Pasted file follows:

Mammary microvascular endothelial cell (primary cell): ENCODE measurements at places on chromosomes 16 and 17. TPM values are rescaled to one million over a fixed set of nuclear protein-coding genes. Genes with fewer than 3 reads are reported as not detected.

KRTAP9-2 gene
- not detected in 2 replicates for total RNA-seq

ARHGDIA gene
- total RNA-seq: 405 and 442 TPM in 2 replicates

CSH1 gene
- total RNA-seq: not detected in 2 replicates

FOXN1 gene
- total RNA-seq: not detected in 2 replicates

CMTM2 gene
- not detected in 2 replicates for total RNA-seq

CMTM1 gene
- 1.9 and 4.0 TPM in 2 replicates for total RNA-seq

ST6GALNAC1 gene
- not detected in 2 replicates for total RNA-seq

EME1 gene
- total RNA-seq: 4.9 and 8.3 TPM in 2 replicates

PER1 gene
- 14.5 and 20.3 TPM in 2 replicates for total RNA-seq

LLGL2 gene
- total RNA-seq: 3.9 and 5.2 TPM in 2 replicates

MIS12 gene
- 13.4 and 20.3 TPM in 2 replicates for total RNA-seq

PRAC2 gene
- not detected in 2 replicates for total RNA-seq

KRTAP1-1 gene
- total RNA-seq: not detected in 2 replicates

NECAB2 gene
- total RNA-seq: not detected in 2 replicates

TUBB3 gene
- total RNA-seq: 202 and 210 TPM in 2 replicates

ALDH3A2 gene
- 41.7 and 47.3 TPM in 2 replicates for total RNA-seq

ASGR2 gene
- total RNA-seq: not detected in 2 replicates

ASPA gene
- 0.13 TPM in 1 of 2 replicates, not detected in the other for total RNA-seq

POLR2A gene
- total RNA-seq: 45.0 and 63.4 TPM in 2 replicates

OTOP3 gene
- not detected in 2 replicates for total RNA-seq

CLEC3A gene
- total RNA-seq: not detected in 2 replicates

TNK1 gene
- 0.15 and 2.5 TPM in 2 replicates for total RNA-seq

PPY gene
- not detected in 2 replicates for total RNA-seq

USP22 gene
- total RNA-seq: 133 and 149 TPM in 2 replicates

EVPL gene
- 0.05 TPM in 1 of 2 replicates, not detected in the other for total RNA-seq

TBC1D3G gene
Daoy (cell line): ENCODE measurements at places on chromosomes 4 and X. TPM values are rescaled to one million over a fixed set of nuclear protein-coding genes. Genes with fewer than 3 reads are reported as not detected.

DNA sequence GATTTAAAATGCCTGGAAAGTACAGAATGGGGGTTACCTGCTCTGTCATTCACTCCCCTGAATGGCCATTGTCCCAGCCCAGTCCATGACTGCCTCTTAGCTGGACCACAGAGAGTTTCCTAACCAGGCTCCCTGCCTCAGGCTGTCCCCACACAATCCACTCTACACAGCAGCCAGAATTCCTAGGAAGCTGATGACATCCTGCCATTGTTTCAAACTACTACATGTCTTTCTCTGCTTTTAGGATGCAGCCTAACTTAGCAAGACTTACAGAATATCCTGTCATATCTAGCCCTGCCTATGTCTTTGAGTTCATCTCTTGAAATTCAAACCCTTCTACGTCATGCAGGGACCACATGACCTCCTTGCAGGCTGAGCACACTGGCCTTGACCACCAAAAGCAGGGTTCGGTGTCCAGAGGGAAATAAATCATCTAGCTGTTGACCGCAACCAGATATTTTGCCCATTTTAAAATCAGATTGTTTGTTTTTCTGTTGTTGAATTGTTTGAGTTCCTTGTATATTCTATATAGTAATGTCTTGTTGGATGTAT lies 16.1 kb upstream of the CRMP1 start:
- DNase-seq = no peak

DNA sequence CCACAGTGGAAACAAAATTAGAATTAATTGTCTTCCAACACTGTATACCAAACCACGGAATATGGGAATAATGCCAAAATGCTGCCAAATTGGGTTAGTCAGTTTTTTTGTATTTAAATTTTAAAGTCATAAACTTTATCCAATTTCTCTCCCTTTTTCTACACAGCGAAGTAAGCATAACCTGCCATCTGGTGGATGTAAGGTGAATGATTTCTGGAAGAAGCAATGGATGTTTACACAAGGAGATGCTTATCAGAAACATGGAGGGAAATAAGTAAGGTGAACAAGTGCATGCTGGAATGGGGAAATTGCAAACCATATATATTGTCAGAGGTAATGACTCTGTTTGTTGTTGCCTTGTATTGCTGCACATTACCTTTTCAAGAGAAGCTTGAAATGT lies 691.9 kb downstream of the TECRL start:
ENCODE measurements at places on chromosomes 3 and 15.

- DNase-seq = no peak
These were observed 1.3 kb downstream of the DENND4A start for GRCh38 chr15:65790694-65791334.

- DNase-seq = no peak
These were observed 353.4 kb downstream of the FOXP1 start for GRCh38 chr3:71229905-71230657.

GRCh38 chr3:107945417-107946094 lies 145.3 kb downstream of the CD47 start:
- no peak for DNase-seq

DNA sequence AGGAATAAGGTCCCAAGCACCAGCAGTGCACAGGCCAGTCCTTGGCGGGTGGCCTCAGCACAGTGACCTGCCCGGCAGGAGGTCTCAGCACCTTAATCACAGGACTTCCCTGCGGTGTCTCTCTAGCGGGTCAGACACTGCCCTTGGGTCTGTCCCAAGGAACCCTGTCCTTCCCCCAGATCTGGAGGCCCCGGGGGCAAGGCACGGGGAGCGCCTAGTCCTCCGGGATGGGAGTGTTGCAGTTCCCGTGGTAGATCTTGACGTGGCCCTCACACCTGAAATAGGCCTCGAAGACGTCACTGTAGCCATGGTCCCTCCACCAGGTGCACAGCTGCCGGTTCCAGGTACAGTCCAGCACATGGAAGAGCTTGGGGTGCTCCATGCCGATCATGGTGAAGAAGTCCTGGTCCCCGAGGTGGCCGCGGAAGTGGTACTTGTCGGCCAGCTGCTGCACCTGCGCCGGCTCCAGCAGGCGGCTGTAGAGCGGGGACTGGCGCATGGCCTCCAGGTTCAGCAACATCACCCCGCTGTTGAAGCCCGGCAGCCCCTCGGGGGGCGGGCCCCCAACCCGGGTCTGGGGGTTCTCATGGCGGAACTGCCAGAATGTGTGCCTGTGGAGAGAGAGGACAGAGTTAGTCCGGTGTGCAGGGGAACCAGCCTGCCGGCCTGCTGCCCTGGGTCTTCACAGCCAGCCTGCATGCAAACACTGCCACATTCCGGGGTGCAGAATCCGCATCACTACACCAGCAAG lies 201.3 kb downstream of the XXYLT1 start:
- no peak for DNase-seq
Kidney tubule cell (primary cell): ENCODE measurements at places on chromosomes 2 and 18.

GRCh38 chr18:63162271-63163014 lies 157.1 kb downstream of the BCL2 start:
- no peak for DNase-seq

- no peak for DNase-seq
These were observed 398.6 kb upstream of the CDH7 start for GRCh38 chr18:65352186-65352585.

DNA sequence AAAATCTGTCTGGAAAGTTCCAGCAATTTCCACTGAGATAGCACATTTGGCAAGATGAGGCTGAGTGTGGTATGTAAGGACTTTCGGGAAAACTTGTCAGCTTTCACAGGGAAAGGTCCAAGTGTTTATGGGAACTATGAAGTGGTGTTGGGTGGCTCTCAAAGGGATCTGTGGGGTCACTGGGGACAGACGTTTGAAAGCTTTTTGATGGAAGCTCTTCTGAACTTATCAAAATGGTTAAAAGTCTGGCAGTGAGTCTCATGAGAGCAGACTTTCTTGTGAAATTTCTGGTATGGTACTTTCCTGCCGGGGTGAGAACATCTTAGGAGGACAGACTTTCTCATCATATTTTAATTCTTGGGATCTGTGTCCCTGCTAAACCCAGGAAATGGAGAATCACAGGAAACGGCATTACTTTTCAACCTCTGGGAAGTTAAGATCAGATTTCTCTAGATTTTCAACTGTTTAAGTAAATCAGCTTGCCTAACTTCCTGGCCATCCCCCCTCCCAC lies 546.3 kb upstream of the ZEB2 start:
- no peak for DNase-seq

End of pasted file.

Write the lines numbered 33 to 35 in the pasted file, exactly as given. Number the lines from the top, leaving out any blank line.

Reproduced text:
- 41.7 and 47.3 TPM in 2 replicates for total RNA-seq

ASGR2 gene
- total RNA-seq: not detected in 2 replicates